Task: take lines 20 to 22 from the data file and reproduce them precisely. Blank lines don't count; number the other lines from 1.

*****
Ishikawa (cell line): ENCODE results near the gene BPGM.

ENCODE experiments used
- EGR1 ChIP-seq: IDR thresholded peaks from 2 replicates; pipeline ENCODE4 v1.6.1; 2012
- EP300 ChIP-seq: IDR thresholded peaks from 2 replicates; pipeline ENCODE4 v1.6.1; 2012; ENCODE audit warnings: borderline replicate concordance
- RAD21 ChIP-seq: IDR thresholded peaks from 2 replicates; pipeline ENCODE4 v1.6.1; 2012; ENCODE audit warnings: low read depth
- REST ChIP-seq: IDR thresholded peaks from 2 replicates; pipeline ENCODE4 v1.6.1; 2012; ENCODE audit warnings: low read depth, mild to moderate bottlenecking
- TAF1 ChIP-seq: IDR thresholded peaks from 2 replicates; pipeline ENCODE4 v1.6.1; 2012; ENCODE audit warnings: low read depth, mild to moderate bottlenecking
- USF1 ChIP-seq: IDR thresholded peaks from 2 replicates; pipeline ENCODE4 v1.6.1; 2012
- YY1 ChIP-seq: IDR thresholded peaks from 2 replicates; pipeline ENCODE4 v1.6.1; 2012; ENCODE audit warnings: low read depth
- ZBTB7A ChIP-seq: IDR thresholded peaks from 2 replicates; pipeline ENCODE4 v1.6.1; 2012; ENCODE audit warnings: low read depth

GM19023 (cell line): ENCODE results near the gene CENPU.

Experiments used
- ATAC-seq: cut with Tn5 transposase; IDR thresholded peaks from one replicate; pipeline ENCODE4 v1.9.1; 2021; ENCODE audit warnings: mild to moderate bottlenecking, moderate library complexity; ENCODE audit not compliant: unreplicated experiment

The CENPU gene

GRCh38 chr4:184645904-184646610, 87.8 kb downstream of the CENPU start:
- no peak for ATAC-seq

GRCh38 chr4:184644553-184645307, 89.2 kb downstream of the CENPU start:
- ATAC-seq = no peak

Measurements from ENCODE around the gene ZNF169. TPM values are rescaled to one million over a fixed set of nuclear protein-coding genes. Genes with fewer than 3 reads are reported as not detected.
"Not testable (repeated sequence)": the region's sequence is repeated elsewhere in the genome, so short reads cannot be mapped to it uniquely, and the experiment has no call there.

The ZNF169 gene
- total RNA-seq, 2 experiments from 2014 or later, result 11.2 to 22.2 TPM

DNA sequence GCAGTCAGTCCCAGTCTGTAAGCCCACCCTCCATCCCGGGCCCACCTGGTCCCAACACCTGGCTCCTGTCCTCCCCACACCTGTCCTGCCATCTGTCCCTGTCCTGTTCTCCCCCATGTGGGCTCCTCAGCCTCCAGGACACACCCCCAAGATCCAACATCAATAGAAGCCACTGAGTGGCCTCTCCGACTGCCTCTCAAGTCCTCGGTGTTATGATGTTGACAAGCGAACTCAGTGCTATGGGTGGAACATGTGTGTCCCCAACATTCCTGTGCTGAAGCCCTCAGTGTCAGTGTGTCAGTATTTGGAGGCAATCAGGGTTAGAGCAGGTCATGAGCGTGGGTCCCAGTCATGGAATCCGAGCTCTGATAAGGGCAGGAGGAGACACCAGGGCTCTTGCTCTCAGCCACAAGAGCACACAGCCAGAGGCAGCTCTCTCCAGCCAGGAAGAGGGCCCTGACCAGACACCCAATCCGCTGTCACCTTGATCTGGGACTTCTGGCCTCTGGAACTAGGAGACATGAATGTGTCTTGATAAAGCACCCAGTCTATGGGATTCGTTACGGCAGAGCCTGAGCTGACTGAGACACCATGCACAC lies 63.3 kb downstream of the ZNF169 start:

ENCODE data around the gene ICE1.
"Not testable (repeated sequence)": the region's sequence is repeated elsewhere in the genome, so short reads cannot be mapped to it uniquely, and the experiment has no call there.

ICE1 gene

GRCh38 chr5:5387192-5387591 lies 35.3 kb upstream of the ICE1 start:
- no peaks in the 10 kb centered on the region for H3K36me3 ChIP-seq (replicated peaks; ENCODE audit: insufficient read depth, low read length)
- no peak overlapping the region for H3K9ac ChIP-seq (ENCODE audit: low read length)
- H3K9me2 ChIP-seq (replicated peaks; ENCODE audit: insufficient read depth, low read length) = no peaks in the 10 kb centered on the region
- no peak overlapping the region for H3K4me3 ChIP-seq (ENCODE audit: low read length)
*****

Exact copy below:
"Not testable (repeated sequence)": the region's sequence is repeated elsewhere in the genome, so short reads cannot be mapped to it uniquely, and the experiment has no call there.

The ZNF169 gene
- total RNA-seq, 2 experiments from 2014 or later, result 11.2 to 22.2 TPM